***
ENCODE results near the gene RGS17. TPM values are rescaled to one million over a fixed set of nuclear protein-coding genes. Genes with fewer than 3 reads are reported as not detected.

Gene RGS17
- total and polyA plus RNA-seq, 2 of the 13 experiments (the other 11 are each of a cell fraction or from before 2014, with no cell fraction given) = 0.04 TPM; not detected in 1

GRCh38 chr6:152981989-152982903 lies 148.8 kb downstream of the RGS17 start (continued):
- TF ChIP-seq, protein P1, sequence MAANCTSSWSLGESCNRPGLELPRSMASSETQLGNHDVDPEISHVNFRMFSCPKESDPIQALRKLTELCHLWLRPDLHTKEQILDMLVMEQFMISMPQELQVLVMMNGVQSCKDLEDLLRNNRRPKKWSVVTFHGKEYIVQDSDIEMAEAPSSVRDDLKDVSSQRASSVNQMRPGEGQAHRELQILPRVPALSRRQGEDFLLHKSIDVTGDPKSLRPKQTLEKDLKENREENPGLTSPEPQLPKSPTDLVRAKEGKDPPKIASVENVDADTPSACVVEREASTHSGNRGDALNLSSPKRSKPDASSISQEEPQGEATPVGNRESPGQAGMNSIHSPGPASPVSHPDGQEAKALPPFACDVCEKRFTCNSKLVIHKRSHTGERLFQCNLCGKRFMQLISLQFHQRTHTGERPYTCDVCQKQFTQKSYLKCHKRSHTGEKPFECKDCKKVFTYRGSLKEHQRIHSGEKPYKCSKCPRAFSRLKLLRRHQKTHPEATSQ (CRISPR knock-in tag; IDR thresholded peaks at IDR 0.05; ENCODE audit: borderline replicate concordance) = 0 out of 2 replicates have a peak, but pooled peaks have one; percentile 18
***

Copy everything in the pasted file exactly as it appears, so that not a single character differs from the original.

ENCODE results near the gene RGS17. TPM values are rescaled to one million over a fixed set of nuclear protein-coding genes. Genes with fewer than 3 reads are reported as not detected.

Gene RGS17
- total and polyA plus RNA-seq, 2 of the 13 experiments (the other 11 are each of a cell fraction or from before 2014, with no cell fraction given) = 0.04 TPM; not detected in 1

GRCh38 chr6:152981989-152982903 lies 148.8 kb downstream of the RGS17 start (continued):
- TF ChIP-seq, protein P1, sequence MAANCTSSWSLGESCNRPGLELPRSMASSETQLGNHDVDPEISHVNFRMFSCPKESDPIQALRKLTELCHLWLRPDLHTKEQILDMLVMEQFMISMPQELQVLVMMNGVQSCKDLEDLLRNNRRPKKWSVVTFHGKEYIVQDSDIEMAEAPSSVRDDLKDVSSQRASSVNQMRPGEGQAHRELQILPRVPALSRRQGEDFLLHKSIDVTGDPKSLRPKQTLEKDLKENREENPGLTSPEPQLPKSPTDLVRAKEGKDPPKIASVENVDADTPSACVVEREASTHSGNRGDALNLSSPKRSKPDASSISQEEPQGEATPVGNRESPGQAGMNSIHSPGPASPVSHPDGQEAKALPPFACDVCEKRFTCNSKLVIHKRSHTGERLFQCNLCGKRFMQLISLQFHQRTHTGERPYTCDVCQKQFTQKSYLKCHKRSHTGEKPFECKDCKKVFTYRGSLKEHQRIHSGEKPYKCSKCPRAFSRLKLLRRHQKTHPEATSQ (CRISPR knock-in tag; IDR thresholded peaks at IDR 0.05; ENCODE audit: borderline replicate concordance) = 0 out of 2 replicates have a peak, but pooled peaks have one; percentile 18